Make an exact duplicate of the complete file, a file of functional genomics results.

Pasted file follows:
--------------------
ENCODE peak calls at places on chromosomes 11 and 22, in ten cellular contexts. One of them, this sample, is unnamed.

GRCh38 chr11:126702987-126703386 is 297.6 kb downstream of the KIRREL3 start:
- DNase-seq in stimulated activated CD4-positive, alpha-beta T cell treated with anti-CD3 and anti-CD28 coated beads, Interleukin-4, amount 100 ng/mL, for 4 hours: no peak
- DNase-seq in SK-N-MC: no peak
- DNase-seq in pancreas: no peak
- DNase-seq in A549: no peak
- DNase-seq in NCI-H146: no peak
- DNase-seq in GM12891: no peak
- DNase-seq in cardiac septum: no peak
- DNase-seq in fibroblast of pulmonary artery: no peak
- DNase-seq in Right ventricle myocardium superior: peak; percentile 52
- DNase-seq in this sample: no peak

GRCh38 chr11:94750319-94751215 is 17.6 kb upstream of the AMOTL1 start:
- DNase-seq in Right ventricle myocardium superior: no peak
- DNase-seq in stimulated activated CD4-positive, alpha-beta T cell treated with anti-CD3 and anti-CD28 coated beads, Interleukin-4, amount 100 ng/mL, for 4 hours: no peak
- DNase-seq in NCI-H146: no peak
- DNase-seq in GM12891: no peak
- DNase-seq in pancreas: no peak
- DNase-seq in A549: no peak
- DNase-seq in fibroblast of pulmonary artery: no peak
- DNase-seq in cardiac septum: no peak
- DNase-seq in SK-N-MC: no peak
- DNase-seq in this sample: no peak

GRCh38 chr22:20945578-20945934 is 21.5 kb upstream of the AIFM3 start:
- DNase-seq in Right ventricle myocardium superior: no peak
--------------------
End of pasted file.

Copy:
ENCODE peak calls at places on chromosomes 11 and 22, in ten cellular contexts. One of them, this sample, is unnamed.

GRCh38 chr11:126702987-126703386 is 297.6 kb downstream of the KIRREL3 start:
- DNase-seq in stimulated activated CD4-positive, alpha-beta T cell treated with anti-CD3 and anti-CD28 coated beads, Interleukin-4, amount 100 ng/mL, for 4 hours: no peak
- DNase-seq in SK-N-MC: no peak
- DNase-seq in pancreas: no peak
- DNase-seq in A549: no peak
- DNase-seq in NCI-H146: no peak
- DNase-seq in GM12891: no peak
- DNase-seq in cardiac septum: no peak
- DNase-seq in fibroblast of pulmonary artery: no peak
- DNase-seq in Right ventricle myocardium superior: peak; percentile 52
- DNase-seq in this sample: no peak

GRCh38 chr11:94750319-94751215 is 17.6 kb upstream of the AMOTL1 start:
- DNase-seq in Right ventricle myocardium superior: no peak
- DNase-seq in stimulated activated CD4-positive, alpha-beta T cell treated with anti-CD3 and anti-CD28 coated beads, Interleukin-4, amount 100 ng/mL, for 4 hours: no peak
- DNase-seq in NCI-H146: no peak
- DNase-seq in GM12891: no peak
- DNase-seq in pancreas: no peak
- DNase-seq in A549: no peak
- DNase-seq in fibroblast of pulmonary artery: no peak
- DNase-seq in cardiac septum: no peak
- DNase-seq in SK-N-MC: no peak
- DNase-seq in this sample: no peak

GRCh38 chr22:20945578-20945934 is 21.5 kb upstream of the AIFM3 start:
- DNase-seq in Right ventricle myocardium superior: no peak